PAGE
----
Prof D.N. Jha (1940-2021), a rare historian who wore his knowledge with ease

Published : February 05, 2021 11:43 IST

D.N. Jha, former Professor of History, University of Delhi. Photo: Shanker Chakravarty

He was the most modest of men. He carried himself with the old world warmth and simplicity. A treasure trove of knowledge and wisdom, he was always willing to share it. He even took questions from mediapersons from his hospital bed. There were occasions when one sought his opinion on any new claim of the Hindutva brigade and Prof Dwijendra Narayan Jha would be on his way to see his doctor but would not hesitate to rubbish the assertion. Once he got back to his residence in East Delhi, the historian would painstakingly jot down all the points to disprove the allegation and mail them to the correspondent. Until his death on February 4, at the age of 81, he was a staunch warrior against rampant majoritarianism.

A profound scholar, D.N. Jha was hated with relish by votaries of Hindutva for his book The Myth of the Holy Cow wherein he proved that far from being sacred, cow formed part of the diet in ancient India. Quoting from the Vedas and the Upanishads, he proved that cattle were offered in sacrifice to various deities and that hardly any prayer was complete without animal sacrifice. He revealed, too, that in the jungle during Ram's exile, Sita asked her husband for meat. And Ram obliged by getting her deer meat. Such claims were unheard of even a decade or two ago. Jha's book was set on fire at some places, and was even unavailable for some time. Trolls regularly vented their ire online. Jha remained unflustered. He stuck to his guns, and no opponent or even a colleague could counter his claims with substance.

In an interview with this correspondent in 2018, he pointed out that for all the sacred status claimed for the cow, there is not a single temple across India which is dedicated to the cow. On the same lines, he rubbished the viewpoint that India had a golden age before the arrival of Mahmud Ghazni and others. Mincing no words, he asserted, 'India never had a golden age'.

"During the freedom struggle, Indian historians indulged in an uncritical glorification of pre-Islamic India: the Indian state was described as a constitutional monarchy; tribal oligarchies were equated with Athenian democracy; the village assemblies (sabhas) in south India were portrayed as little democracies; the period of the Gupta rulers was treated as the golden age.... This picture of ancient India supplied an ideological support to freedom fighters; but after India's Independence it served no such purpose though the Hindutva ideologues have clung on to these ideas, and, inspired by them, even our Prime Minister has made laughable statements about the Indian past on several occasions. But a scientific analysis of our sources amply proves that at no stage in history the common people of India witnessed a truly golden age. The history of India, like that of any other country, has been a story of social inequities, exploitation of the common people, religious conflict, and so on. The idea of a golden age has always been abused, in India as well as in other countries," he elaborated. Predictably his views did not go down well with the followers of Hindutva politics.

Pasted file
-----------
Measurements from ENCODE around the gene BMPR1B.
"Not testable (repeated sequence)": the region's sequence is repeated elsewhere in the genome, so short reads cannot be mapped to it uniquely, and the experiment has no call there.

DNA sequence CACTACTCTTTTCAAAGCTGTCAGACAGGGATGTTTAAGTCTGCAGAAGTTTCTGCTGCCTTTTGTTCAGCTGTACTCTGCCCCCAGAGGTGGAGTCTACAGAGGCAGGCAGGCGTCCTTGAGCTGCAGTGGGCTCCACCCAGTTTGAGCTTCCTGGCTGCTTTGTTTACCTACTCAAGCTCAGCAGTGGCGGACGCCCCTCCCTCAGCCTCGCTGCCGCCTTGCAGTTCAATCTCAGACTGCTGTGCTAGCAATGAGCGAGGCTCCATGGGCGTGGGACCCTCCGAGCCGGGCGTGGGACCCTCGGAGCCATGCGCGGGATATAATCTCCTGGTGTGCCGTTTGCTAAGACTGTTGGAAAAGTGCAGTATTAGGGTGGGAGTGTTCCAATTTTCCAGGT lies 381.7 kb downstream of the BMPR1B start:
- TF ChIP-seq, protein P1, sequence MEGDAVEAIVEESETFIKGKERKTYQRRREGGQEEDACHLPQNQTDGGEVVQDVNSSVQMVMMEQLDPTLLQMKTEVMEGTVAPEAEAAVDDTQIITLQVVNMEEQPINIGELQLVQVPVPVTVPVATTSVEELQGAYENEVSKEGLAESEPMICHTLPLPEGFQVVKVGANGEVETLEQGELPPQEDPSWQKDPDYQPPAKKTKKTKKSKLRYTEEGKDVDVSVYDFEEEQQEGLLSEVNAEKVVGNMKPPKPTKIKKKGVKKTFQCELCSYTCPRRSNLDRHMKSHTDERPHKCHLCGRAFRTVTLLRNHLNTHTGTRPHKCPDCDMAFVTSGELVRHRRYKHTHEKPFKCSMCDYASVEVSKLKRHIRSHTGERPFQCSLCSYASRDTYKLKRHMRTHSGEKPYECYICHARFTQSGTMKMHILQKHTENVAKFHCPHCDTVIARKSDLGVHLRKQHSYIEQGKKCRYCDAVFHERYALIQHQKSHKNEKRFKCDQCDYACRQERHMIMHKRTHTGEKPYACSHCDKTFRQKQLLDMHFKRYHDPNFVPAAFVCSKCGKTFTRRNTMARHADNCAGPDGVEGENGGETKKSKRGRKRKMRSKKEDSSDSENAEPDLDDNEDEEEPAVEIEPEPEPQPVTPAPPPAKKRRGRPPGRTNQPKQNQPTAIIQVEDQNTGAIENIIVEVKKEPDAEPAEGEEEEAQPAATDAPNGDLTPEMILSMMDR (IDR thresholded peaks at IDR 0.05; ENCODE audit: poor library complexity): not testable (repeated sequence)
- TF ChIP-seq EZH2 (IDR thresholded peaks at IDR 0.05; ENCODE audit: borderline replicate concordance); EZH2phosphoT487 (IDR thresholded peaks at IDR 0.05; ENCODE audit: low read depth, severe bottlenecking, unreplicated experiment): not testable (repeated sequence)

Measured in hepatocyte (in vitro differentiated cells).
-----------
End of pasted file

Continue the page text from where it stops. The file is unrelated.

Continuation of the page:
An academic with Delhi University until his retirement a little under two decades ago, and a member of the Indian Council of Historical Research (ICHR), he was a prolific author who contested the claims of the Bharatiya Janata Party and its ideological affiliates. For instance, he questioned the claims that Nalanda University was destroyed by Muslim invaders. Likewise, he did not shy away from stating that the claims of Brhamanical tolerance in ancient India were mere claims.

Quoting Alberuni, he said, "When Alberuni (973-1048) wrote about the intolerance, haughtiness and conceit of Hindus, conflict between Brahmanism and Shramanic religions (Buddhism and Jainism, especially the former) was at its peak; Buddhism was on the verge of being driven out of the country as appears from the sustained Brahmanical assault on Buddhist establishments."

Similarly, in 1991, at the height of the Babri Masjid-Ramjanmabhoomi controversy, he claimed that there was no Hindu temple underneath the masjid. He faced a lot of flak at that time, but did not flinch in the face of hostility. In 2019, the Supreme Court virtually upheld his claims of the mosque not having been built after the demolition of a temple. His steadfast adherence to the truth meant that he was not as decorated by successive governments as his scholarship deserved. No Padma Shri or other awards came his way. What did come his way was a loyal readership and generations of students who trusted his word, and held him in the highest esteem. Hundreds quoted from his works to counter fanciful claims of the ruling dispensation. It was thanks to his expertise that the larger society could scoff at claims of the Internet being available at the time of the Mahabharata or ancient India reporting the first case of cosmetic surgery.

Prof D.N. Jha was a rare scholar who wore his knowledge with ease. No airs, no conceit. He would answer his phone himself, even when his hearing ability was on the decline. He would serve tea to his visitors himself, and always talk to his guests as human beings, not as a representative of a caste or religion. Such was his humanity, such was his spirit.

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